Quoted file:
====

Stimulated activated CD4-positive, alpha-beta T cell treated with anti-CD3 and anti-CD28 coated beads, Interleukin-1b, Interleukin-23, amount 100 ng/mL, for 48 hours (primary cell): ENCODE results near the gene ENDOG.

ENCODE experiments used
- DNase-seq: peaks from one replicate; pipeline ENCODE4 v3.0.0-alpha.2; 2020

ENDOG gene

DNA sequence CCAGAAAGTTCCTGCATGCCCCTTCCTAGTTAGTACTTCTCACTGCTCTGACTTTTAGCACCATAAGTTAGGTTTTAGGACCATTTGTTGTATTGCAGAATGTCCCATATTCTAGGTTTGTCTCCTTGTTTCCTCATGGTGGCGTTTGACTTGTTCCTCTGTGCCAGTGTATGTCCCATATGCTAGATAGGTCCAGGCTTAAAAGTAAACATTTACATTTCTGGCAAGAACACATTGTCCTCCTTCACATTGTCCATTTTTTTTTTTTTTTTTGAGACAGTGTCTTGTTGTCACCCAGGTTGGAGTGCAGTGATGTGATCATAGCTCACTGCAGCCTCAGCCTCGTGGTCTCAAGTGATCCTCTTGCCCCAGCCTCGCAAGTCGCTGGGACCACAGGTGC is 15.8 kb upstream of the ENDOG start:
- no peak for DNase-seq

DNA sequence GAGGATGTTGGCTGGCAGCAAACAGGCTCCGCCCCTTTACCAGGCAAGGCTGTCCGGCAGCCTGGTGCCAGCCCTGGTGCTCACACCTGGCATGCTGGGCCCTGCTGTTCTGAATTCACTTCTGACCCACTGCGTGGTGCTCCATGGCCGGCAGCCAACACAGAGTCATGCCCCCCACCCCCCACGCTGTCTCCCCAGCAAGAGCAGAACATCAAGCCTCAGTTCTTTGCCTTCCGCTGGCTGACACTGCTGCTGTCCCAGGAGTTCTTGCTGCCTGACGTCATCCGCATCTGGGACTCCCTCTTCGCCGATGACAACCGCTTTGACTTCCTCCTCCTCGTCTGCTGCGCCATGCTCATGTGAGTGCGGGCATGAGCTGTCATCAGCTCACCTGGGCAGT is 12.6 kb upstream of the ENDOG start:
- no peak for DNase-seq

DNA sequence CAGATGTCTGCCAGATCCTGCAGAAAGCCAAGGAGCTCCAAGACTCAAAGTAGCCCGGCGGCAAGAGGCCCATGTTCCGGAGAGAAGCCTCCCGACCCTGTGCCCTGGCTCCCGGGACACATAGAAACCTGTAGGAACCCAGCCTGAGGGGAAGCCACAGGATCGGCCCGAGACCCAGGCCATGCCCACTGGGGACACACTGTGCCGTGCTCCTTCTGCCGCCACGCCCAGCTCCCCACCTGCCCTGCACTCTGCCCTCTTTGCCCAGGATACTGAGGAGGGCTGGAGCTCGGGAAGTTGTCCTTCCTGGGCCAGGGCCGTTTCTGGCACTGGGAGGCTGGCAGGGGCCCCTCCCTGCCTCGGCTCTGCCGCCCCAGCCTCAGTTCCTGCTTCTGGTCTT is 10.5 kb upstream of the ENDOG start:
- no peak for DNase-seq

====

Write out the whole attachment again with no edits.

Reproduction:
Stimulated activated CD4-positive, alpha-beta T cell treated with anti-CD3 and anti-CD28 coated beads, Interleukin-1b, Interleukin-23, amount 100 ng/mL, for 48 hours (primary cell): ENCODE results near the gene ENDOG.

ENCODE experiments used
- DNase-seq: peaks from one replicate; pipeline ENCODE4 v3.0.0-alpha.2; 2020

ENDOG gene

DNA sequence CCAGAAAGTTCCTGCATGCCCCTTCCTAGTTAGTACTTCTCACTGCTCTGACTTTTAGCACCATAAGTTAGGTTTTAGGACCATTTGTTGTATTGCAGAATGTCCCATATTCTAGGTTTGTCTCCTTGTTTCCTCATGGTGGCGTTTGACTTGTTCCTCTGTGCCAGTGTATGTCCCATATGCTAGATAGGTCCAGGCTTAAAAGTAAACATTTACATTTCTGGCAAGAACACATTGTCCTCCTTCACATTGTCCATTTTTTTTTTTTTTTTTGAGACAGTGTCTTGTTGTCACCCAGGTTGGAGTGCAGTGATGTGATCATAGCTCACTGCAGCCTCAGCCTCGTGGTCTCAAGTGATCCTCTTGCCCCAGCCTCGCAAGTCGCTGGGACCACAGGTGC is 15.8 kb upstream of the ENDOG start:
- no peak for DNase-seq

DNA sequence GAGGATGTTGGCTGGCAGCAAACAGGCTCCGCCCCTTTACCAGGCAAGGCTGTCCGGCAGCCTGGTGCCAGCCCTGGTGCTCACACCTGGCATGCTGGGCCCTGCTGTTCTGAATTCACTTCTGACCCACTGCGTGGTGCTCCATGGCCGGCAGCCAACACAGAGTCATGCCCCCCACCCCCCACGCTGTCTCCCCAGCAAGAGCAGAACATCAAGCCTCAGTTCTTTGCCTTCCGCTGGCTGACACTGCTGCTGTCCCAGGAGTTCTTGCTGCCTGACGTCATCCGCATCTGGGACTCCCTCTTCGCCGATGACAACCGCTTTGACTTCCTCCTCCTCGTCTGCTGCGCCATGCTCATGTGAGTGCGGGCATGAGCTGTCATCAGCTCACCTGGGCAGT is 12.6 kb upstream of the ENDOG start:
- no peak for DNase-seq

DNA sequence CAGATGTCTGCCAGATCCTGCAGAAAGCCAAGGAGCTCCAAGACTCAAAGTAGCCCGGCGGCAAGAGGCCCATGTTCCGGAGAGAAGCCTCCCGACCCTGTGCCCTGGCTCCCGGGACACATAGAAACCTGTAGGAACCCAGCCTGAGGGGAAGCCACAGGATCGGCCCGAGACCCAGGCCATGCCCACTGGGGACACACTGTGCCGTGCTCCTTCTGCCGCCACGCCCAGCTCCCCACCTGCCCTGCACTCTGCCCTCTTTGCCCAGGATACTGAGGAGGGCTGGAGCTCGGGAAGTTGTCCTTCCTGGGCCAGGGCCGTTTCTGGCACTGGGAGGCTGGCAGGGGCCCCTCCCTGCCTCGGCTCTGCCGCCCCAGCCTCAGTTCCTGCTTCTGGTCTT is 10.5 kb upstream of the ENDOG start:
- no peak for DNase-seq